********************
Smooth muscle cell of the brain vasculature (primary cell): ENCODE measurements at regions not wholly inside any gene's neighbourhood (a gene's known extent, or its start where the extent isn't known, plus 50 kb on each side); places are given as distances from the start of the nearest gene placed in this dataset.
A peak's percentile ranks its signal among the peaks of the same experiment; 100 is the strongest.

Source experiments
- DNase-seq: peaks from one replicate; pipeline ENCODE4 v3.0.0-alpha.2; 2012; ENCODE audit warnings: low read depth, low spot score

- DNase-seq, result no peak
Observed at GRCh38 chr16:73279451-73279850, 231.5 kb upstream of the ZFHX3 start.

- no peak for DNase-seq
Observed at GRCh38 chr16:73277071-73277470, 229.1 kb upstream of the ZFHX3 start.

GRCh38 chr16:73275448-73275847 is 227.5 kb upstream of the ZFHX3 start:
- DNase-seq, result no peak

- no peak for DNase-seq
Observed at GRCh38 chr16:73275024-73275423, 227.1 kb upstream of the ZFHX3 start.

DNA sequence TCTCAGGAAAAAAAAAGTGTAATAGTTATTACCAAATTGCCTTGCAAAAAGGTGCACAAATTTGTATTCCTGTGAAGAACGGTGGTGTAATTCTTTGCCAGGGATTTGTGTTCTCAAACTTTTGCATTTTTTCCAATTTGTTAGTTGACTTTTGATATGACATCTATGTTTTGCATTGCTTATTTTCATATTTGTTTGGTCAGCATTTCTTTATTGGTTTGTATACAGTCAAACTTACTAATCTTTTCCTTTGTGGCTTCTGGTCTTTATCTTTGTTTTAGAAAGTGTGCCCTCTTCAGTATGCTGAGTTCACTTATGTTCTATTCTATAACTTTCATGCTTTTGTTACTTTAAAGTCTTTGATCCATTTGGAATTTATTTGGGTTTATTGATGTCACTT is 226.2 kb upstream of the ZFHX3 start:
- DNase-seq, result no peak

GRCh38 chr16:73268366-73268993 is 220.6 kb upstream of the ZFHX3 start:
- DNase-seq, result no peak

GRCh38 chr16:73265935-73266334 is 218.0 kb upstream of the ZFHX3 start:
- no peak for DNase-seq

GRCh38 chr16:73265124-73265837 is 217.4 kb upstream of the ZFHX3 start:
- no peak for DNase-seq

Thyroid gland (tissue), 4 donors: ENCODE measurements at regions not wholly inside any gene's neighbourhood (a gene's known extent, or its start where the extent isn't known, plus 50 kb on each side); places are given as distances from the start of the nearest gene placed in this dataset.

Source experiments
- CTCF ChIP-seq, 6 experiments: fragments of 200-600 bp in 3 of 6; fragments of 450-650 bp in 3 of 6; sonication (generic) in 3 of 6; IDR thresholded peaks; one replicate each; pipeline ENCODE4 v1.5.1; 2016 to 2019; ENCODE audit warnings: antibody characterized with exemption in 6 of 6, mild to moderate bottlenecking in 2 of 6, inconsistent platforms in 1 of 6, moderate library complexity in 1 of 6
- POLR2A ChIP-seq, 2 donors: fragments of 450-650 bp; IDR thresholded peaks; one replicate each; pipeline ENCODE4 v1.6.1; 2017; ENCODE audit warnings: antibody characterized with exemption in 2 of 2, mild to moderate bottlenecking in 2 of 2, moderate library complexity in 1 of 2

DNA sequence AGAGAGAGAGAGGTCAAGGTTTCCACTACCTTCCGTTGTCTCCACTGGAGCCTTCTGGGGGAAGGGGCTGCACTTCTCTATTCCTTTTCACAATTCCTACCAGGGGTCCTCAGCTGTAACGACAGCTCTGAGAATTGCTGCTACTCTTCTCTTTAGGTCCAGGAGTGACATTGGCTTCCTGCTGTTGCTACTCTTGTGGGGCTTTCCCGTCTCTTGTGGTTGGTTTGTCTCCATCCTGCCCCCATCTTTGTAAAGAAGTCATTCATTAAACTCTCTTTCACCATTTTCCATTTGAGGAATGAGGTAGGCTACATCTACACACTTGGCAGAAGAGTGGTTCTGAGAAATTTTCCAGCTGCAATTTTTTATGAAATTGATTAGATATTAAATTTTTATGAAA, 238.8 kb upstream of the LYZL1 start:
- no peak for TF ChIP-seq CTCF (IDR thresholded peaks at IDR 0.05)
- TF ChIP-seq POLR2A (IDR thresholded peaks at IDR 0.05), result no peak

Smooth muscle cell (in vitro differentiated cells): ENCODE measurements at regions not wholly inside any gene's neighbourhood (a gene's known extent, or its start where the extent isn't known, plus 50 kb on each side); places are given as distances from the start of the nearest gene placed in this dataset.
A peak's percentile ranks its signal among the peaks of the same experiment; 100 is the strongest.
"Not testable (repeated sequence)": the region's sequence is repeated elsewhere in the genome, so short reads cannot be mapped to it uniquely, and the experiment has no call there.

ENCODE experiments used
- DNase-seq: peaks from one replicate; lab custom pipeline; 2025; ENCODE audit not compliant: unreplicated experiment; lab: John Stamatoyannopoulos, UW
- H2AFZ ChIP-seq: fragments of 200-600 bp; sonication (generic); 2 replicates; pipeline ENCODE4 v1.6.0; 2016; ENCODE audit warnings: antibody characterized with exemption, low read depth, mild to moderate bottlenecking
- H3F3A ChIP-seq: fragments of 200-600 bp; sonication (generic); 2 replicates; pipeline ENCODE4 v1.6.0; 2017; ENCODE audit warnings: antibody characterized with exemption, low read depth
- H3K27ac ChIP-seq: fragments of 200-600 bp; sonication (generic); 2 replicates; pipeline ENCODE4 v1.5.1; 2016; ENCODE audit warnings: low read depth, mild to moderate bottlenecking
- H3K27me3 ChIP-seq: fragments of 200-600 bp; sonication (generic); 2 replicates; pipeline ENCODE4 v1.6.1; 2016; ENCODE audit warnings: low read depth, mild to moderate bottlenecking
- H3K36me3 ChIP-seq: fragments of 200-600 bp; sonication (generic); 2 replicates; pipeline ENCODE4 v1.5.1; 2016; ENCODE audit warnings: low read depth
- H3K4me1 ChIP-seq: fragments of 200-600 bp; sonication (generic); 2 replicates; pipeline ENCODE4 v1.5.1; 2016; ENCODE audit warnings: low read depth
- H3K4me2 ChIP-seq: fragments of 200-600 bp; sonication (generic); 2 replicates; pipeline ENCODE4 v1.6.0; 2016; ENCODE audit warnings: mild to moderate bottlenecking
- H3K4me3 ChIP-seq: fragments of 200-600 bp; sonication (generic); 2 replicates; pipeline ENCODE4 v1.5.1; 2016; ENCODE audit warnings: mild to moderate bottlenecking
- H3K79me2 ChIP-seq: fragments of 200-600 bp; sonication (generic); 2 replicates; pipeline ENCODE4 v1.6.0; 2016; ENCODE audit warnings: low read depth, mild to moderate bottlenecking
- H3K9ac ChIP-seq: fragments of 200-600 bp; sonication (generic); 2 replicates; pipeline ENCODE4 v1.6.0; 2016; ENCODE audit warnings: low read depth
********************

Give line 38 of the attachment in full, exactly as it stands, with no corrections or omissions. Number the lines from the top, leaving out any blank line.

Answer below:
- H3K4me1 ChIP-seq: fragments of 200-600 bp; sonication (generic); 2 replicates; pipeline ENCODE4 v1.5.1; 2016; ENCODE audit warnings: low read depth